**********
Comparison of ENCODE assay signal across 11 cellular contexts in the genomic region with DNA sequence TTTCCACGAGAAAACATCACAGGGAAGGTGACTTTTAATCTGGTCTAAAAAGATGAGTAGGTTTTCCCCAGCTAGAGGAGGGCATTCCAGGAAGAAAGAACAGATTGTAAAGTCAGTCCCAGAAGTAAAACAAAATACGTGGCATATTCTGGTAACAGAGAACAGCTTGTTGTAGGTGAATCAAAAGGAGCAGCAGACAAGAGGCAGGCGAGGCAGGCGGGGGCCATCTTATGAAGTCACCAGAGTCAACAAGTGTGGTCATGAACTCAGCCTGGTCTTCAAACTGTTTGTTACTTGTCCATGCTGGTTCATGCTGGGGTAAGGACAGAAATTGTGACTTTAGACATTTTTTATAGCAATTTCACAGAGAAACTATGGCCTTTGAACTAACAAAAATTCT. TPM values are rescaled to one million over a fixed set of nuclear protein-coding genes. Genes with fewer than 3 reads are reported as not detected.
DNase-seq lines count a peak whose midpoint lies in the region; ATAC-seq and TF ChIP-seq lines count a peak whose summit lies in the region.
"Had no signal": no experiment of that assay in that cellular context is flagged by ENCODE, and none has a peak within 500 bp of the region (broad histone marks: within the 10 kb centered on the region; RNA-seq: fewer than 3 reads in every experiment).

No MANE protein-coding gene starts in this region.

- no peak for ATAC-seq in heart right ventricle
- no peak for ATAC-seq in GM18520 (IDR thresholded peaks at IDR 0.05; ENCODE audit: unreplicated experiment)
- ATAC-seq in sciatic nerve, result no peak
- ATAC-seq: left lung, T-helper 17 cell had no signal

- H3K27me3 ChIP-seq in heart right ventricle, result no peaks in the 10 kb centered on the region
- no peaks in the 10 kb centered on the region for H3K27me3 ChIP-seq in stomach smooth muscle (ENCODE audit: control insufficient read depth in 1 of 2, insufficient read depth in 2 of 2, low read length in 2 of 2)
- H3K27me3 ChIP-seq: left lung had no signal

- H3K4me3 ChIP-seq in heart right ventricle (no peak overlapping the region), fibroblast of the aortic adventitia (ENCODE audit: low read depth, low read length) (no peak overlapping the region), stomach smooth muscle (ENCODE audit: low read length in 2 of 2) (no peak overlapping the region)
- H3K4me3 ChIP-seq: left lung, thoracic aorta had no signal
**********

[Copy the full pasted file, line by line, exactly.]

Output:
Comparison of ENCODE assay signal across 11 cellular contexts in the genomic region with DNA sequence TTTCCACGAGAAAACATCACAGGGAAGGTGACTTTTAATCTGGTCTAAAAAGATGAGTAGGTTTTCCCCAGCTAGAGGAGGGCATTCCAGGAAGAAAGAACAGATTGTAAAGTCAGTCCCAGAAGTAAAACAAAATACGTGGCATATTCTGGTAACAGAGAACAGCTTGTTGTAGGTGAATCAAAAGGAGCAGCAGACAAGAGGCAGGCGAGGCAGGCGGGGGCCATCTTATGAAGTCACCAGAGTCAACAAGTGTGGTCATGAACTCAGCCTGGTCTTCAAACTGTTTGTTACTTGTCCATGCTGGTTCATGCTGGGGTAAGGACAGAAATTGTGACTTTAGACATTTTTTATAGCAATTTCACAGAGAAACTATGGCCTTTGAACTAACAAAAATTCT. TPM values are rescaled to one million over a fixed set of nuclear protein-coding genes. Genes with fewer than 3 reads are reported as not detected.
DNase-seq lines count a peak whose midpoint lies in the region; ATAC-seq and TF ChIP-seq lines count a peak whose summit lies in the region.
"Had no signal": no experiment of that assay in that cellular context is flagged by ENCODE, and none has a peak within 500 bp of the region (broad histone marks: within the 10 kb centered on the region; RNA-seq: fewer than 3 reads in every experiment).

No MANE protein-coding gene starts in this region.

- no peak for ATAC-seq in heart right ventricle
- no peak for ATAC-seq in GM18520 (IDR thresholded peaks at IDR 0.05; ENCODE audit: unreplicated experiment)
- ATAC-seq in sciatic nerve, result no peak
- ATAC-seq: left lung, T-helper 17 cell had no signal

- H3K27me3 ChIP-seq in heart right ventricle, result no peaks in the 10 kb centered on the region
- no peaks in the 10 kb centered on the region for H3K27me3 ChIP-seq in stomach smooth muscle (ENCODE audit: control insufficient read depth in 1 of 2, insufficient read depth in 2 of 2, low read length in 2 of 2)
- H3K27me3 ChIP-seq: left lung had no signal

- H3K4me3 ChIP-seq in heart right ventricle (no peak overlapping the region), fibroblast of the aortic adventitia (ENCODE audit: low read depth, low read length) (no peak overlapping the region), stomach smooth muscle (ENCODE audit: low read length in 2 of 2) (no peak overlapping the region)
- H3K4me3 ChIP-seq: left lung, thoracic aorta had no signal